I was tempted to title this post 'The Mess Called 91L - Either One, Take Your Pick'. Anyway, I decided to put this here so that it could survive being EDited by myself
The right/east half of 91L has a mid to high level circulation, well defined but weakening, located at 15N 52.3W at 31/18Z. This center is moving slowly west.
The right/east half of 91L has a weak LLCC located at 13.5N 52.5W at 31/18Z which is also moving west.
The left/west half of 91L has its most predominant center (there are others - which is not bad for a so-called wind surge) located at 12N 58W at 31/18Z and it is also moving west. Both halves were evident yesterday - they were just in closer proximity to one another.
The left/west half has a better environment for development while the right/east half has better overall organization. I believe that recon is heading toward this right/east half but someone else can confirm that either way. The current best candidate for eventual tropical cyclone designation is the left/west half - but it will take awhile to get there.
At 31/12Z, the GFDL was initialized at 12.9N 51.5W - which is useless if the right/east half falls apart. At 31/12Z, the HWRF was initialized at 13.1N 51.5W - which could also become useless for the same reason. (Note that the initialization points are approximations.) The 31/18Z NHC Tropical Suite was finally published using 13.5N 52.8W, so all of the model marbles are rolling on the right/east half.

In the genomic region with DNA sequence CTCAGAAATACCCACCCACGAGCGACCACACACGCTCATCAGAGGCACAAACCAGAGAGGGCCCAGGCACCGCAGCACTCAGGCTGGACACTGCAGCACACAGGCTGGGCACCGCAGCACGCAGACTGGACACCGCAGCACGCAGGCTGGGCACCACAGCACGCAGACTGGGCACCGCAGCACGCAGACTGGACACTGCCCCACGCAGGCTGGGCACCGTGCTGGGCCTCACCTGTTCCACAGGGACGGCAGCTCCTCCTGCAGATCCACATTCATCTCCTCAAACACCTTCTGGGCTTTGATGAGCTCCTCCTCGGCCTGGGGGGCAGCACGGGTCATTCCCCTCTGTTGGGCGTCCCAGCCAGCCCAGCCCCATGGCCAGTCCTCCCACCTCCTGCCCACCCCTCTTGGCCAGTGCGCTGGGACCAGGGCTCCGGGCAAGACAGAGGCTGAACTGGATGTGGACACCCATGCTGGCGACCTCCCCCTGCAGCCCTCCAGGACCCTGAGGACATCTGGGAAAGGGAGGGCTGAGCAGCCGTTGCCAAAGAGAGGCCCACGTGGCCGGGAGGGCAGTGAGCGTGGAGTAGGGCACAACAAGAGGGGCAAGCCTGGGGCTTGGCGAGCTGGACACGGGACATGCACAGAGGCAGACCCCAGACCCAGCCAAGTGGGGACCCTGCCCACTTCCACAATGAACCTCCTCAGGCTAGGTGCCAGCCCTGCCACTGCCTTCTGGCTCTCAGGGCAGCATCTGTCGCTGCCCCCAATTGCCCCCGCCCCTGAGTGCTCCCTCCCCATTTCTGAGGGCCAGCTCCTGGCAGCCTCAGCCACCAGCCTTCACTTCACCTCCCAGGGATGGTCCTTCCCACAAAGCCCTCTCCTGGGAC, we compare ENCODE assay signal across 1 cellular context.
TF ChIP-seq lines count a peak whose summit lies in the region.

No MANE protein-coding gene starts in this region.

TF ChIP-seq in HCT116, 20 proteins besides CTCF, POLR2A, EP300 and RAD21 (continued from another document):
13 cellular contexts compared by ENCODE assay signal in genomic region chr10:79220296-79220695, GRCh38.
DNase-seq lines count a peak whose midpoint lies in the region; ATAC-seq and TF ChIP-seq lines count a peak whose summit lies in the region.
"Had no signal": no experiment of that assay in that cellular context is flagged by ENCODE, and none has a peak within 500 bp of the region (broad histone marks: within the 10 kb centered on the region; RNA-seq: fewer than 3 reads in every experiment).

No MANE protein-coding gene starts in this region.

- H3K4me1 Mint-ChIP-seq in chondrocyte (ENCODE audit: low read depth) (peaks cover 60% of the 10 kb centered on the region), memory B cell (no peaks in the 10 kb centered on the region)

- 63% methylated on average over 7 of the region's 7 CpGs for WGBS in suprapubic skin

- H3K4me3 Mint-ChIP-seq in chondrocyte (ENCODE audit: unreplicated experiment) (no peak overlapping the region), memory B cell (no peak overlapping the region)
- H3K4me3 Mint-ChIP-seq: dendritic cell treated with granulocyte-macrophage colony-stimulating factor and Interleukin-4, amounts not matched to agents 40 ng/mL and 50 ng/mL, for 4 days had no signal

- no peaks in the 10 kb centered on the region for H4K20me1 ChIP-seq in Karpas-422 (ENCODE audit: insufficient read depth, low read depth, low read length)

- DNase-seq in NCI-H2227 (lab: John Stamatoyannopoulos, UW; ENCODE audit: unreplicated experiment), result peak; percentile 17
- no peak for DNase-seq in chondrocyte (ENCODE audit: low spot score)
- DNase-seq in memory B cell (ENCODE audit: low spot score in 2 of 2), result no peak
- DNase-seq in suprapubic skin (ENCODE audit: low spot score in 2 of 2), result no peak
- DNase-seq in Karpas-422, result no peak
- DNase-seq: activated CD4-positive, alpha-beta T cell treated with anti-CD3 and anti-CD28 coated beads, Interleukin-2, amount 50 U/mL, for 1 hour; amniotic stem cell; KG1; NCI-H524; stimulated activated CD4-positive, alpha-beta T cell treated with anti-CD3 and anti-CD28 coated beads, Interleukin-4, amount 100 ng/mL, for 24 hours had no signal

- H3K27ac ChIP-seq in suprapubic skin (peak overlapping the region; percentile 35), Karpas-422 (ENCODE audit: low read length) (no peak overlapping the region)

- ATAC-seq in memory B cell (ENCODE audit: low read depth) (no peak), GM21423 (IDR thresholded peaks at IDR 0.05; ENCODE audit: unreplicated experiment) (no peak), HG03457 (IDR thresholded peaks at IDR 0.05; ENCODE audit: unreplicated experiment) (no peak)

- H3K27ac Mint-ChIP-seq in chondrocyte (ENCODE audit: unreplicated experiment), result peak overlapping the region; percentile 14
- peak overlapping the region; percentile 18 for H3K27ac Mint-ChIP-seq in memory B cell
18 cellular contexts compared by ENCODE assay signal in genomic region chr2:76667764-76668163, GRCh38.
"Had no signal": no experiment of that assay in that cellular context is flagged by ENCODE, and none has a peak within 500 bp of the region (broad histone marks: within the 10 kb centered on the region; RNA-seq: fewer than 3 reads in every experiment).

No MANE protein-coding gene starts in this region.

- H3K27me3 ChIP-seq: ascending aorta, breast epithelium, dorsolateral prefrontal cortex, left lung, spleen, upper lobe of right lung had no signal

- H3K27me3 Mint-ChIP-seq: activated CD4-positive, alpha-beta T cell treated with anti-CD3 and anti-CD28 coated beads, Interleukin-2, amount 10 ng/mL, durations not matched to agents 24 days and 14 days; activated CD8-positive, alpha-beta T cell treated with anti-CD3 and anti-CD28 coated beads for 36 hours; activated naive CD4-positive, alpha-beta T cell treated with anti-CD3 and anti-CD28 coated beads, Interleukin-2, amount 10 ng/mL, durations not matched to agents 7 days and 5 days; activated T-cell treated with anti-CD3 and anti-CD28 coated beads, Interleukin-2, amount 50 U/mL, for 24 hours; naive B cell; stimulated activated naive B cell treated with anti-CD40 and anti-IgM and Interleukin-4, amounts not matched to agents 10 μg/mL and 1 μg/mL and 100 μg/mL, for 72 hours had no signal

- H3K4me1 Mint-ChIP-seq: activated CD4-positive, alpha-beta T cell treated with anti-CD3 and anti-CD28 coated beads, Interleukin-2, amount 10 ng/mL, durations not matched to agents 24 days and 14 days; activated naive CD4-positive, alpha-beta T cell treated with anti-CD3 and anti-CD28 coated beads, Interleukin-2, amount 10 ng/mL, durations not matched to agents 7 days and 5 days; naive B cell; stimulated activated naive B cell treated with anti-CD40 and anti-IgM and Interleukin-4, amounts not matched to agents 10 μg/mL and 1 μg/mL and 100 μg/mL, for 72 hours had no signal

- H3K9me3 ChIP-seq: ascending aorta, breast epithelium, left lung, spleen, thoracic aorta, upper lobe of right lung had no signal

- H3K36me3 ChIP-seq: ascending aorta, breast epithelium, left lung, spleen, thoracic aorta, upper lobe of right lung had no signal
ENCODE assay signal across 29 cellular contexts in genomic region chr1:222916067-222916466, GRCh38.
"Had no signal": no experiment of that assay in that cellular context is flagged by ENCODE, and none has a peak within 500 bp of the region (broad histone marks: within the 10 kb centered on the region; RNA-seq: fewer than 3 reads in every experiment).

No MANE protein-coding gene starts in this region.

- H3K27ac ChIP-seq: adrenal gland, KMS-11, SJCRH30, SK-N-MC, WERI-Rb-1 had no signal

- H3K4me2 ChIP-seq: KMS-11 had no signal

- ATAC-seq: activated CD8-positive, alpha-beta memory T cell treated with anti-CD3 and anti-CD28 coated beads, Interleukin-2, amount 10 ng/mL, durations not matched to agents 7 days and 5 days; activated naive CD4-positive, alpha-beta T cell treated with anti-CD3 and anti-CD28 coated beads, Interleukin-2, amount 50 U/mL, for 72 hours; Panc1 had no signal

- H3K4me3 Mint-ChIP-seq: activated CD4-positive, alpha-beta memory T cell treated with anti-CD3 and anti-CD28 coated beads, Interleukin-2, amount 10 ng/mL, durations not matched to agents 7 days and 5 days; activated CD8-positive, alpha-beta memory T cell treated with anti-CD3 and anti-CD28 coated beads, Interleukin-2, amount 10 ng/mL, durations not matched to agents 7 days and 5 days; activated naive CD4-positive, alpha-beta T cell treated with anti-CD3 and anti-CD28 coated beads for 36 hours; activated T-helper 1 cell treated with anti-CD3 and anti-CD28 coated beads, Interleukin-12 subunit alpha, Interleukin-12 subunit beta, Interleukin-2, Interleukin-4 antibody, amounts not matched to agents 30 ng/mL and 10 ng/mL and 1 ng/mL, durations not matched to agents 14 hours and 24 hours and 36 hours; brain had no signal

To add a little spice to the soup, there is also another piece of energetic development near 18N 62.5W.
Given the luck that NHC (and us) have been suffering with this bi-polar system, I fully expect the right/east half to soon be designated as a TD. Twelve hours later the TD will fall completely apart and the left/west system will be designated a TS (humor intended). ED
You cannot start new topics
You cannot reply to topics
HTML is disabled
UBBCode is enabled
Thread views: 27448
Note: This is NOT an official page. It is run by weather hobbyists and should not be used as a replacement for official sources.
CFHC's main servers are currently located at Hostdime.com in Orlando, FL.
Image Server Network thanks to Mike Potts and Amazon Web Services. If you have static file hosting space that allows dns aliasing contact us to help out! Some Maps Provided by:
Great thanks to all who donated and everyone who uses the site as well.
Site designed for 800x600+ resolution
When in doubt, take the word of the National Hurricane Center